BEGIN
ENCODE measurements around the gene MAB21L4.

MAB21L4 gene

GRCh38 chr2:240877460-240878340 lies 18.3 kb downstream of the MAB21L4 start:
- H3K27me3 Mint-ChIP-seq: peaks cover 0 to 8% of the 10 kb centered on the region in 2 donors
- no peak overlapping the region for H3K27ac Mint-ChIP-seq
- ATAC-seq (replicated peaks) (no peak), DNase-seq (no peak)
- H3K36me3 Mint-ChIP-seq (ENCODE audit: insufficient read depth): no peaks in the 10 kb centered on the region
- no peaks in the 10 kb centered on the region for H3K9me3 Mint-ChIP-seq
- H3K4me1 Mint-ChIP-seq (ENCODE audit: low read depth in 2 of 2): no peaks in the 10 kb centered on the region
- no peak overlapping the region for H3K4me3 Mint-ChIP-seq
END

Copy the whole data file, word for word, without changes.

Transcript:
ENCODE measurements around the gene MAB21L4.

MAB21L4 gene

GRCh38 chr2:240877460-240878340 lies 18.3 kb downstream of the MAB21L4 start:
- H3K27me3 Mint-ChIP-seq: peaks cover 0 to 8% of the 10 kb centered on the region in 2 donors
- no peak overlapping the region for H3K27ac Mint-ChIP-seq
- ATAC-seq (replicated peaks) (no peak), DNase-seq (no peak)
- H3K36me3 Mint-ChIP-seq (ENCODE audit: insufficient read depth): no peaks in the 10 kb centered on the region
- no peaks in the 10 kb centered on the region for H3K9me3 Mint-ChIP-seq
- H3K4me1 Mint-ChIP-seq (ENCODE audit: low read depth in 2 of 2): no peaks in the 10 kb centered on the region
- no peak overlapping the region for H3K4me3 Mint-ChIP-seq